I read about tennis players in Australia vomiting due to heat stress and water bottles melting. Could our Australian dopers chime in and relate their stories about how the heat is affecting them. Meanwhile back in the U.S., the polar vortex that showed its ugly head a couple of weeks ago, is due to make another appearance. At least, I’ve got some warning to bundle up.
We had the cool change yesterday, so now it’s back to tolerable levels. In fact it’s actually a bit chilly.
But it was 40°C - 44°C for at least four days in a row, and the fifth (Monday) was getting up there too. This equates to 104°F - 110°F.
Imagine if you turned the bar heater on and set it on your desk, one foot away, facing you, and left it on for five days straight, heating up the room. If it was like that indoors, imagine what it would be like outdoors while playing professional level sport.
I live in a rural area which for at least two days last week had the highest temperatures in the state.
My Digital thermometer maxes out at 50 degrees and it maxed out on Friday afternoon.
So far the heat has killed a large number of my plants and left me with a whole of body heat rash - which has now resolved to just being my arms and legs. I don’ want to think about my electricity bill.
I drive into work but park about 10-15 minutes from my office. For 4 out of 5 days last week I paid $21.00 a day to park under the building I work in because there was no way in hell I was going to try and walk for 10-15 minutes in that heat.
My roll of gaffer tape melted together in the garage.
The pool evaporated about an inch a day during those 4 days.
We ran the (evaporative) air-conditioner 22 our of 24 hours during that week (it was a dry heat, so it worked well).
Some folks had blackout due to the state running out of electricity.
The garden is brown and dying, but hopefully the cooler weather and loads of watering this weekend will save most of the plants.
It was hot. Damn hot.
I’m in Melbourne, about 20km from the Australian Open sporting venue, and like others have said, it was bloody hot.
One of the advantages of living in this part of the country though is that we can virtually guarantee a cool change after x days of hot stuff. It blows in from the south-west, and like Friday evening just gone, the temp dropped 20C in as many minutes. As** GuanoLad** mentioned, it’s cool now…had my woolly socks and a cardigan on yesterday!
Collateral damage? My daphne, philodendrons and herbs were burnt to a crisp. A small fernery that was covered in TWO LAYERS of 70% shadecloth still managed to let in enough heat and light to fry all the new growth on my umbrella plant and a mothershield fern. The rest of the garden seems to have survived, but we’ll probably have more heatwaves in the next few weeks, so time will tell.
It only got to 44 here (max) during that time, and I can’t begin to imagine how madrabbitwoman managed to survive with temps over 50. Basically, the rules are, if you have any shopping or business to do, you do it before 8am or after 7pm at night. You only go out during those other hours if you absolutely have to! I was in the CBD on Thursday morning (had to), and it was dead-quiet…the only idiots out and about were those stupid tourist-types heading off to the Open.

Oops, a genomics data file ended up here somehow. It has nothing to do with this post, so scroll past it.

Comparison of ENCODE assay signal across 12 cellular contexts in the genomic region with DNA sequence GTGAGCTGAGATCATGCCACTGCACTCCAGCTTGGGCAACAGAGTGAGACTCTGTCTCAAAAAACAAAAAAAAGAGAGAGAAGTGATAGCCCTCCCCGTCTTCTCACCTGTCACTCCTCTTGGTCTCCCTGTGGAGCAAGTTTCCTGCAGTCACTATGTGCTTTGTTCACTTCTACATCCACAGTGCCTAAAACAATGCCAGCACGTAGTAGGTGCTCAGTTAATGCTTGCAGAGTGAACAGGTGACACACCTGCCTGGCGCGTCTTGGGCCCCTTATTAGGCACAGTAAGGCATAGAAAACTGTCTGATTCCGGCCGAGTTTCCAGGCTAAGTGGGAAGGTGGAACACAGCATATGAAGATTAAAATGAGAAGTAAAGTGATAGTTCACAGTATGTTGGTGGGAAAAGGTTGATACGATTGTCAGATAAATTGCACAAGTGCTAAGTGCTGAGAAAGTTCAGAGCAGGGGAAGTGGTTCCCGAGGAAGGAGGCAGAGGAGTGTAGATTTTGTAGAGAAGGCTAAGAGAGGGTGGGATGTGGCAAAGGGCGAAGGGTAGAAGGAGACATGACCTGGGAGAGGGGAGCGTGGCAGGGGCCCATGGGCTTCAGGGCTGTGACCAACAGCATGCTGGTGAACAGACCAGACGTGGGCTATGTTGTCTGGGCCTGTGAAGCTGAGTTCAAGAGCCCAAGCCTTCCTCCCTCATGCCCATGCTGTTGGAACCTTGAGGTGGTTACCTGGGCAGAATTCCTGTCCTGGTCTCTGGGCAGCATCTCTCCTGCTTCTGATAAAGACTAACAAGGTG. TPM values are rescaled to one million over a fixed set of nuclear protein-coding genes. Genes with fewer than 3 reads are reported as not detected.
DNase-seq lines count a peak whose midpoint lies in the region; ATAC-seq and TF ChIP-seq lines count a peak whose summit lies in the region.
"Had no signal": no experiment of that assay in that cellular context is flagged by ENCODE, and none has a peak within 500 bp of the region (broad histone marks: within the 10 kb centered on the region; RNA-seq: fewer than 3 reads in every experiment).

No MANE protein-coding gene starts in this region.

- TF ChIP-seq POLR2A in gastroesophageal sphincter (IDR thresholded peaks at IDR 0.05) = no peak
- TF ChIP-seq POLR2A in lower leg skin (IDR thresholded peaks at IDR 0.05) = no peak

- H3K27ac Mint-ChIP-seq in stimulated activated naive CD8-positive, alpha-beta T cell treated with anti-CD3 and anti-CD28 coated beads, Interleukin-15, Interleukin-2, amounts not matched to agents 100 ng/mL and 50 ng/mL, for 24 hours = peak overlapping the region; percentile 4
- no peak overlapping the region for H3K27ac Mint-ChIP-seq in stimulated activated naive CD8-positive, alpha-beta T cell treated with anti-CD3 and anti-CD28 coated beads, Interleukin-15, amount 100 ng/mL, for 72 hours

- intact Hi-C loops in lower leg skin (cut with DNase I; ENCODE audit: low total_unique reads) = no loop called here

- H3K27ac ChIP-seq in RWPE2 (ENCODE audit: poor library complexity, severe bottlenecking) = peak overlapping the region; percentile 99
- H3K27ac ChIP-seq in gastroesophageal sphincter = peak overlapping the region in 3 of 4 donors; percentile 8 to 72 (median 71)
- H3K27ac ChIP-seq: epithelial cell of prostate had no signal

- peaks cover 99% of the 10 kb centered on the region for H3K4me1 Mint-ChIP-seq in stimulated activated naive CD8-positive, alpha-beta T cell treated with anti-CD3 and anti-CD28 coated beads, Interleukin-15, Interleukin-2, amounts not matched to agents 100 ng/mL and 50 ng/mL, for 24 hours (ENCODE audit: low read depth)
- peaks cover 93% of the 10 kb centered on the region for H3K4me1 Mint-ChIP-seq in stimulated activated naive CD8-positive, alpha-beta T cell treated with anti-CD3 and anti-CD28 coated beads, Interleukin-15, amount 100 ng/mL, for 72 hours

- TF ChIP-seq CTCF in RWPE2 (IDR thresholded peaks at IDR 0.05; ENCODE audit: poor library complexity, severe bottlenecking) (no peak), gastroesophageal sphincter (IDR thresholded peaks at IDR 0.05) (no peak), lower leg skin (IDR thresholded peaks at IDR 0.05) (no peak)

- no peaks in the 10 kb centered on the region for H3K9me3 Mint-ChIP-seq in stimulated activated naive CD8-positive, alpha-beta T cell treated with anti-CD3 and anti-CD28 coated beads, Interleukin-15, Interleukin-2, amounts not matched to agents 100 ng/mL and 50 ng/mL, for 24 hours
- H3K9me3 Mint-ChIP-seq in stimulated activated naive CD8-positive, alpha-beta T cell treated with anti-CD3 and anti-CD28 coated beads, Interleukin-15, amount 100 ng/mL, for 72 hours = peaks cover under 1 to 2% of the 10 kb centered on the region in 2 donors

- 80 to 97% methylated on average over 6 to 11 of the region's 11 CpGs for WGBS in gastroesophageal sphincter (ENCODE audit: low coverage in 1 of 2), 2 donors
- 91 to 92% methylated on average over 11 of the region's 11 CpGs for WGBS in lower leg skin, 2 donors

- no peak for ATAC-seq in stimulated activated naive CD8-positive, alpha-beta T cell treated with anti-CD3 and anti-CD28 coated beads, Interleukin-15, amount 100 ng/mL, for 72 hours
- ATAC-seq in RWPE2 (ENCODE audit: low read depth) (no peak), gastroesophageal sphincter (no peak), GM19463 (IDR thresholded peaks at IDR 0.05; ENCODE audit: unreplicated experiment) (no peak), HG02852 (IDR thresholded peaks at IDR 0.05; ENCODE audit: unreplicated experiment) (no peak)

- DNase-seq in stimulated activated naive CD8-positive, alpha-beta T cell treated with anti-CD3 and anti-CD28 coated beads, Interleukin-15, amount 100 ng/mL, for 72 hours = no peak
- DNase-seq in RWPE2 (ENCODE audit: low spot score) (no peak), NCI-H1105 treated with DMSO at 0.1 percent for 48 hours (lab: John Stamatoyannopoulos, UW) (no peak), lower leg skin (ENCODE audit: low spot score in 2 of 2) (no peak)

Much better now thanks, as others have said.
I live 26 km north of Melbourne and work in the eastern suburbs. Going out to get in the car at 5pm after it’s been parked in the sun all day is an adventure. It takes a good 5-10 minutes before the air con kicks in enough that I could actually hold the steering wheel properly.
The daytime heat didn’t bother me too much, but the night time was annoying when the temp doesn’t get below 25c (78 F) for 4 nights. My garden survived but I was outside every night after work watering. Worst thing from the heat was an an old freezer in the laundry couldn’t cope with the heat and a couple hundred bucks worth of frozen stuff thawed out to various degrees. Some is going to the dog and the rest in the bin, the old freezer goes to the shed and i bought a new one.
I’m currently about 8-k south of madrabbitwoman.
Last week had four days of above 44C in a row and it’s a much more pleasant mid 30s at the moment.
It’s dry heat so I’m ok provided there’s a bit of air movement e.g. a fan. Don’t need air-con but all bets are off when that humidity goes up and there’s no difference between the wet & dry bulb.
When forced to walk around the streets on Friday the road tar was coming away on your shoes. For one of the munchkins who was a bit slow damn near melted his thongs .
I notice on the news that a section of the tarred roadway at the crown of Melbourne’s Bolte Bridge has failed probably due to the cooler change after the protracted heat wave.
It’s hotter than a monkey’s bum, of course!
Or as we Qld’ers call it, Summer.
Well that doesn’t translate to American English very well.
Well, extreme heat can result in inflammation of one’s nether regions.
and make them itchy!
Sounds like parts of Australia and parts of the SW US are similar in temperature to me.
Yes, it sounds rather like Dallas summer weather, except maybe cooler at night. It’s harder on people who aren’t accustomed to dealing with it, though. You can be active outside in it–if you’re crazy enough to want to be–but you have to know the warning signs of heat exhaustion and be prepared to respond to them immediately.
It’s so hot I saw an abo chasing a 'roo – and they were both walking! [rimshot]
Just a heads-up BrainGlutton, but using the term abo is akin to describing an African-American as a nigger.
And like nigger, abo was commonly used for many generations by all folk, but is now only heard in bog-stupid, ignorant or racist/white supremacist circles.
You can still use roo though.
How about “dingo chasing a roo.” I think the original version is “I saw a dog chasing a cat, and they were both walking!”